In the year 1805, Kernei had 2,000 inhabitants. When the number of people reached 3,500 in 1850, the proportion of the population from other nationalities was less than 5 percent. At that time there were roughly 50 Jews in the village, with their own graveyard and street, but the last Jews left sometime around 1910. The first migration away from Kernei into newly established settlements began around 1866. Around the turn of the century and thereafter, the great wave of emigration to North America began. There was a steady rise and fall in the numbers of the population so that it did not reach the 5,000 mark until 1910.
In 1918, as part of Banat, Bačka and Baranja, Krnjaja became part of the Kingdom of Serbia, which later together with the Kingdom of Montenegro and the State of Slovenes, Croats and Serbs formed the Kingdom of Serbs, Croats and Slovenes (renamed to Yugoslavia in 1929). Between 1929 and 1941, the village was part of the Danube Banovina, one of the provinces of the Kingdom of Yugoslavia.
World War II
In 1941/42, the population of the village totaled about 6,000. When Axis Powers invaded and partitioned Yugoslavia in 1941, Krnjaja was placed under Hungarian administration. Under an agreement between Germany and Hungary, a local Nazi, Karl Gartner, became the "Ortsleiter" / "Town Leader" of Kernei. In October of 1944 about half of the town fled the advancing Russian and Partisan armies. Another approximately 1000 men were in the German SS and Armed forces fighting the Russians and Partisans, and so away from the town. During the Battle of Batina, the front was stretched all the way to [Apatin]] and Bogojevo, and these places became military bases overnight. Many Kerneiers were forced to work on the front lines digging trenches and clearing roads. After October 1944, and the arrival of Yugoslav partisans, Krnjaja came under Yugoslav military administration. In December 1944, 340 young men and women were forcibly enslaved as war reparations to the Soviet Union to work in labor camps. On March 3, 1945 2,325 Kerneiers were interned in Gakovo and Krushevlji. 242 Kerneiers, mainly Hungarian, were left in Kernei and not interned in the camps. Many, perhaps most, of the internees gradually escaped in 1946 and 47 after 706 died in the camps, mainly in 1945 to 1946.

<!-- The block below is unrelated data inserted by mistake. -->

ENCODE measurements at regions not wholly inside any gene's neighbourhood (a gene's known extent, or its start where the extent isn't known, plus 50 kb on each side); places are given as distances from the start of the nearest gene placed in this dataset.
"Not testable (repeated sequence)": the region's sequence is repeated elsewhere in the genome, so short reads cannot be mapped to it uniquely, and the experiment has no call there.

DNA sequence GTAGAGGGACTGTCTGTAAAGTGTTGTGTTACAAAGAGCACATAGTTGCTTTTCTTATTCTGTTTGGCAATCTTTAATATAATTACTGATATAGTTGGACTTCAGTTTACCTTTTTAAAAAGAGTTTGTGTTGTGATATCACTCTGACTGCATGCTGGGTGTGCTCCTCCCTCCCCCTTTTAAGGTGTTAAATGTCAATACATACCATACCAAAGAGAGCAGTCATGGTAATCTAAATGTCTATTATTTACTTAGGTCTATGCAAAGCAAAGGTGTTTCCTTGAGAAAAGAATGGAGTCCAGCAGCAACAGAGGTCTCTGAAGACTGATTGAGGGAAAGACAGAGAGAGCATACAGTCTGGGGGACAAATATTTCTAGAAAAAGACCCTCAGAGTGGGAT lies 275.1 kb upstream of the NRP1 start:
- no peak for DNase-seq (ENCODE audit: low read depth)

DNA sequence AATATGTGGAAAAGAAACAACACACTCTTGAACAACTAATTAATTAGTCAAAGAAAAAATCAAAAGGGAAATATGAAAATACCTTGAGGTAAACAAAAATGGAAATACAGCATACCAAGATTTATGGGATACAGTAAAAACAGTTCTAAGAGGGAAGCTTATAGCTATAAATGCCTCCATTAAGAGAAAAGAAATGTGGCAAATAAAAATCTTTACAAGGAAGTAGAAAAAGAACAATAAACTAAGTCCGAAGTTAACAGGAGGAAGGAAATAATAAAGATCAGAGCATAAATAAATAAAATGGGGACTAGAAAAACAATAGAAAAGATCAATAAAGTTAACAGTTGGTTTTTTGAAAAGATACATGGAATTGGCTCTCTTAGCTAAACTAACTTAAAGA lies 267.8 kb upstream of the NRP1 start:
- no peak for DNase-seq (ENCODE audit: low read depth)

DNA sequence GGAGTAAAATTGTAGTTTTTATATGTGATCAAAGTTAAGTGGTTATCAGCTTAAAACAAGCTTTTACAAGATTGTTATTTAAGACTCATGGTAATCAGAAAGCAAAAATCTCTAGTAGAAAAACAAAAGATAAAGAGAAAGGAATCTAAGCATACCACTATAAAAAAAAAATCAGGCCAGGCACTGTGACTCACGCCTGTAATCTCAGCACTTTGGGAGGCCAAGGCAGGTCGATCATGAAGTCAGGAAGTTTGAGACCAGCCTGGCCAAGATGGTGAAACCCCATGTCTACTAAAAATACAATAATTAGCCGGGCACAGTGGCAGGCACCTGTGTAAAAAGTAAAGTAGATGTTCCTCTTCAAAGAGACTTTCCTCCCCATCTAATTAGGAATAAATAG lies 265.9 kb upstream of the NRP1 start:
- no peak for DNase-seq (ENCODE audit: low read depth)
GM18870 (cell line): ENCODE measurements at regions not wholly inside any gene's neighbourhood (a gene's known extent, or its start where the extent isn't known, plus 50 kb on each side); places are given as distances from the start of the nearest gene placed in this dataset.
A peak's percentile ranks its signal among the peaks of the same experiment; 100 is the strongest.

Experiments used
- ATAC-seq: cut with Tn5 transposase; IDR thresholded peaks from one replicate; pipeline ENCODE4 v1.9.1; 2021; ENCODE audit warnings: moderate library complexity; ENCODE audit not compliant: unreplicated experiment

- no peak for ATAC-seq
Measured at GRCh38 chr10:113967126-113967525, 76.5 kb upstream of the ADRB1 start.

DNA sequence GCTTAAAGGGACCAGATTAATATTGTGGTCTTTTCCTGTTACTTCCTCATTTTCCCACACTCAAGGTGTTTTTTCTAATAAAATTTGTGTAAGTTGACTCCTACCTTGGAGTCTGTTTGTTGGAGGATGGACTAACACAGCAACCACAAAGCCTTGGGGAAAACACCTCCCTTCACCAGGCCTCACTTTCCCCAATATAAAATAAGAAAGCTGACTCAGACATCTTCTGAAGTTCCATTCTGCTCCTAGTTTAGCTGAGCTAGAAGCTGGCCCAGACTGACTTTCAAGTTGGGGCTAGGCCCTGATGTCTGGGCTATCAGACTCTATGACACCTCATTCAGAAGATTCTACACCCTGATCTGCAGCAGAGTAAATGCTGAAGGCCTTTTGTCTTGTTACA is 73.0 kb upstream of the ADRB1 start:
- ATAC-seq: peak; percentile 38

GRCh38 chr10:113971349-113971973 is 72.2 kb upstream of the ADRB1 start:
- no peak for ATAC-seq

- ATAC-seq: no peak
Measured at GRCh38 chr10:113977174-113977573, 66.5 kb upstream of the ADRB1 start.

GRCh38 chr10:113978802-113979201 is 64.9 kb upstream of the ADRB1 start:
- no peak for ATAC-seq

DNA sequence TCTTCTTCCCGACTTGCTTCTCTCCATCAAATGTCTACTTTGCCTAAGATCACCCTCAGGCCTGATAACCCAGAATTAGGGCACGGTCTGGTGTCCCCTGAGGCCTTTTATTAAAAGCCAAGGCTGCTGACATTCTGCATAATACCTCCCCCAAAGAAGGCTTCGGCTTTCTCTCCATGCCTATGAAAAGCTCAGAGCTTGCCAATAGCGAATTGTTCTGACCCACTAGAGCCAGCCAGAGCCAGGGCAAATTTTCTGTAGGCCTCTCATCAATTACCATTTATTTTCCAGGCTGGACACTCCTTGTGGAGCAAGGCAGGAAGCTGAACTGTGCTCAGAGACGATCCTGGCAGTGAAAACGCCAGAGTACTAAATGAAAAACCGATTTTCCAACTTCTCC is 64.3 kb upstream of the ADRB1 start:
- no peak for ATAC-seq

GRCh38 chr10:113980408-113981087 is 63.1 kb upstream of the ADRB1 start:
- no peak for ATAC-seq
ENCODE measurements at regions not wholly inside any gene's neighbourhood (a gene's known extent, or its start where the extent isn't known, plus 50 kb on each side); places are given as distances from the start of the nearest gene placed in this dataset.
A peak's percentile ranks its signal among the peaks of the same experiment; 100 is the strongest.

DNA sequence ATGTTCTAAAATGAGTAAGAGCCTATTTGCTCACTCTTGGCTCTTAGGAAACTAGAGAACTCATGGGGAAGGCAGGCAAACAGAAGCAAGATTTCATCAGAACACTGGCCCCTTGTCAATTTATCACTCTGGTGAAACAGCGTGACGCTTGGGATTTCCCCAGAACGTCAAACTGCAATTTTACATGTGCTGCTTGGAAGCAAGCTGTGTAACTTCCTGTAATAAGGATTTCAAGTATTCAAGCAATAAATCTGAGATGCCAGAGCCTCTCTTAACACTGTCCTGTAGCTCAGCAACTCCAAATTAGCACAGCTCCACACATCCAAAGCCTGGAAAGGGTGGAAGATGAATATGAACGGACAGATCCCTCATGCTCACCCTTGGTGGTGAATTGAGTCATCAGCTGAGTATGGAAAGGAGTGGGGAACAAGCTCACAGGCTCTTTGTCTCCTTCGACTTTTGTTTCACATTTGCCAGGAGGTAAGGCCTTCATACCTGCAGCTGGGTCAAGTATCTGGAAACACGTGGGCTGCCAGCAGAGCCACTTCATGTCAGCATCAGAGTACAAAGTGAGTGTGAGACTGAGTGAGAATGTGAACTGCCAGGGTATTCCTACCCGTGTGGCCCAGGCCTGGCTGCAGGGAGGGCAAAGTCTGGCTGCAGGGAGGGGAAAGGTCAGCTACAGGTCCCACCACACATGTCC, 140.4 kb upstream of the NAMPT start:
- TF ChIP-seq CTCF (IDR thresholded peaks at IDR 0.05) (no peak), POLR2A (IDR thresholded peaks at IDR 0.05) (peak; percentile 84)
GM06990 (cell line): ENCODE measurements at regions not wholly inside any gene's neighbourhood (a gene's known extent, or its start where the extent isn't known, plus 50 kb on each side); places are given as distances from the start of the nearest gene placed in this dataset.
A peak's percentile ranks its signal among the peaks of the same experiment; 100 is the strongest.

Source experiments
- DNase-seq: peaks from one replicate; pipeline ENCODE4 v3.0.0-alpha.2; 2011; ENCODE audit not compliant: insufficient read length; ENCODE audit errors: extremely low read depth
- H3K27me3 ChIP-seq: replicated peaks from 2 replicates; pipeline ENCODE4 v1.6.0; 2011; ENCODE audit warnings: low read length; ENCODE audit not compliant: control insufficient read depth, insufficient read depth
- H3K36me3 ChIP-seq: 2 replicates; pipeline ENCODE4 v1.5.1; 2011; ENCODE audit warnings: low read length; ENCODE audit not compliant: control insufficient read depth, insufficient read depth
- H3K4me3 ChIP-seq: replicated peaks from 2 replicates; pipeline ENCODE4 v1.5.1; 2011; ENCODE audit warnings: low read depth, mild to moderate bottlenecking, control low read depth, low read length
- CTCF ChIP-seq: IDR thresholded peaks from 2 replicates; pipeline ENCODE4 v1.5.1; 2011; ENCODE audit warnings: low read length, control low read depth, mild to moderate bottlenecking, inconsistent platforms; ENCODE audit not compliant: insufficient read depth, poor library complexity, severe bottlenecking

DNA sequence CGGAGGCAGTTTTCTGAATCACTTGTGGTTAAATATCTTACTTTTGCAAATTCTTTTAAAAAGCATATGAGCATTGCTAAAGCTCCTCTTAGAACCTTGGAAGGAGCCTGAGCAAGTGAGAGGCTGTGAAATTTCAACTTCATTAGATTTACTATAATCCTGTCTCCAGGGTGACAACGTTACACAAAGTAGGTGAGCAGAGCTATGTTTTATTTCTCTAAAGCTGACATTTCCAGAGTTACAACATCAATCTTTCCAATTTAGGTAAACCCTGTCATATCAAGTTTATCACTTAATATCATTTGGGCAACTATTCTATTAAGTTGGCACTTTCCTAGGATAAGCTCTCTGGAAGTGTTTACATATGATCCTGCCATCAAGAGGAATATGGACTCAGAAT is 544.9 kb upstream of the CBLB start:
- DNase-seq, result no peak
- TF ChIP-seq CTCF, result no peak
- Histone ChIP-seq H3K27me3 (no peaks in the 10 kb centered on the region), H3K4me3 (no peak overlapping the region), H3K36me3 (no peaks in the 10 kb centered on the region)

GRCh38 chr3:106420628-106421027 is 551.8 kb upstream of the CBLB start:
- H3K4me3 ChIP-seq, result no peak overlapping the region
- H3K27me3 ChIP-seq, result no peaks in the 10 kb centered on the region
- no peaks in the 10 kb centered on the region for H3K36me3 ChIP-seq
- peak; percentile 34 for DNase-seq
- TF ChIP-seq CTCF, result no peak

After World War II, Krnjaja became part of the new Socialist Yugoslavia, within the People's Republic of Serbia and the Autonomous Province of Vojvodina. In this time, Serbs from Croatia (Lika, Gorski Kotar, Žumberak, and Kordun) began living in the abandoned, expropriated buildings in the village. The current name of the village, Kljajićevo, was introduced in 1949 and derives from Miloš Kljajić, a popular hero who was born in Kordun and was killed in Žumberak in 1944. The streets are still lined with the acacia trees planted by the Shwovish settlers, and they bloom in magnificent profusion in the spring.
- 1869: 4,071 in 460 houses
- 1880: 4,012 in 583 houses
- 1890: 4,368
- 1900: 4,692 in 1,001 houses
- 1910: 5,132
- 1921: 5,314
- 1941: 6,001
- 1944: 6,347
- 1945 (February): 2,567
- 1945 (March): 242
- 1961: 6,088
- 1971: 5,805
- 1981: 5,850
- 1991: 5,737
- Michael Eichhorn (1979). Kernei und die Kerneiers. Regensburg: Max Gstoettner.
- Slobodan Ćurčić, Broj stanovnika Vojvodine, Novi Sad, 1996.